Sir Peter Lely

Dutch artist Peter Lely is probably best known for his work in the service of Charles II during the Restoration, and in particular for his portraits of the King’s mistresses and other fashionable, high-society ladies.*

Frances Stewart Richhmond
Frances Stuart, Duchess of Richmond (1648-1702)  before 1662
Royal Collection Trust/©Her Majesty Queen Elizabeth II

His sitters weren’t only women, and in an English career that probably began in the early 1640s, and lasted until his death, he would paint a vast number of portraits of men and women, royalty and aristocracy, as well as a memorable collection of 13 naval officers,  known as the “Flagmen of Lowestoft”. One of my very favourite paintings by any artist is in this group, and belongs to the National Maritime Museum in Greenwich.  Although my great love in art is William Dobson, this gorgeous portrait by Lely has earned Sir Peter a place on my wall as well. 🙂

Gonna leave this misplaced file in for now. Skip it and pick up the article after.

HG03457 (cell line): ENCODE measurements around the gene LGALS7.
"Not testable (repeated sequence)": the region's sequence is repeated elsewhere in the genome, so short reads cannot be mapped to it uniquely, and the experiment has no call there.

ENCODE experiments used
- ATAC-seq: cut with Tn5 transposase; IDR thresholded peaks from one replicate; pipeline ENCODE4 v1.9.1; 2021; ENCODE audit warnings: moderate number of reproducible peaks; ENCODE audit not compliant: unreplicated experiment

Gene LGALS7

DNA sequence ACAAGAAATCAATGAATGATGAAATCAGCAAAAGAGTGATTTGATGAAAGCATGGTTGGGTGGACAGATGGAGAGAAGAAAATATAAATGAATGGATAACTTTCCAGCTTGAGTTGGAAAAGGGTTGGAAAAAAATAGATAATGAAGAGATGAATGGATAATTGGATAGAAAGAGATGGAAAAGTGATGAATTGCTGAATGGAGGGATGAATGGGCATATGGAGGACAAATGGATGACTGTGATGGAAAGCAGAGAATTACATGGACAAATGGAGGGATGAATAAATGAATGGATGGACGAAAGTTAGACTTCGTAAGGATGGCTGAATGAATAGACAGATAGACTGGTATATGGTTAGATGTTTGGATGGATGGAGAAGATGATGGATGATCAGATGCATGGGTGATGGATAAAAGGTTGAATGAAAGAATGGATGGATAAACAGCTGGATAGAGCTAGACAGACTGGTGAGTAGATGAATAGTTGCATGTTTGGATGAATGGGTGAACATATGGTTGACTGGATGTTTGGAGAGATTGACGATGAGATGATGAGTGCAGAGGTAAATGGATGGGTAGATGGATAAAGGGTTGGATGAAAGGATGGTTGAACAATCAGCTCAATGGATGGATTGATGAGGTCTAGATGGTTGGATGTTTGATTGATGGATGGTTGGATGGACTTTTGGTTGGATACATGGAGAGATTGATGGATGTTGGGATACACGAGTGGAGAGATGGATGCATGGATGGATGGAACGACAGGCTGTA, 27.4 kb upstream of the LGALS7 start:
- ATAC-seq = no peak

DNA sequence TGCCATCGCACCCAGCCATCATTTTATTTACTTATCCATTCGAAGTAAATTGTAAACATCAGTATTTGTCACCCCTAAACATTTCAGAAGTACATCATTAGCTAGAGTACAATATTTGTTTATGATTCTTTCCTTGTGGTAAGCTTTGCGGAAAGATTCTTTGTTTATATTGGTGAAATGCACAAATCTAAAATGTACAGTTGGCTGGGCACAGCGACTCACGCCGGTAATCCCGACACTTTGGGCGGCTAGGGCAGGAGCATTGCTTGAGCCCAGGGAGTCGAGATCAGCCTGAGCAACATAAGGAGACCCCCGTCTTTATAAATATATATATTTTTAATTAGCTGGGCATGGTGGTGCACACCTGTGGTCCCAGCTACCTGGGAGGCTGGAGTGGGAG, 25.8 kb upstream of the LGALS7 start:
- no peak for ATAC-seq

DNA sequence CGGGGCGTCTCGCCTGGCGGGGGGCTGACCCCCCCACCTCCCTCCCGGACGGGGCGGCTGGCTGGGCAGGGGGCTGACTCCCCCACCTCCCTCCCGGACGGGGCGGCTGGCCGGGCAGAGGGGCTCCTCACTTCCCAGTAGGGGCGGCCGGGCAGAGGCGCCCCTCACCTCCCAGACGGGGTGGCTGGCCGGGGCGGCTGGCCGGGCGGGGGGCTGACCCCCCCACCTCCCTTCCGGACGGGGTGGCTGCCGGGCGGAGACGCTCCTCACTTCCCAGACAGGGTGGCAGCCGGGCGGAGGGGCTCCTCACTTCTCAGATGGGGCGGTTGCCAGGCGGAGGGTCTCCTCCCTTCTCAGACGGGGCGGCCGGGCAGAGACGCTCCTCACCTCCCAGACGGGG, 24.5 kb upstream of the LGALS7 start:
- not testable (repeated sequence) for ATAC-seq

Admiral Sir John Harman
Flagmen of Lowestoft: Admiral Sir John Harman, d.1673.
©National Maritime Museum, Greenwich, London, Greenwich Hospital Collection

Little is known about Lely’s early years in England, although he is said to have arrived in London around 1641. Where he was during the wars is largely speculative, but a number of paintings from that time have been attributed to him, and after the death of King Charles he served under the Cromwells too. Yet it was in the 1660s that he really made his name, and memorably brought back much of the courtly elegance and beauty that had been lost following Van Dyck’s death, and through the grim and grey years of the civil wars and Commonwealth.

 

*An exhibition of Lely’s ‘Painted Ladies: Women at the Court of Charles II’ was held at the National Portrait Gallery in London in 2001-2002, and if you’re a fan it’s well worth getting hold of a copy of the catalogue (try Ebay or Abe Books).

 

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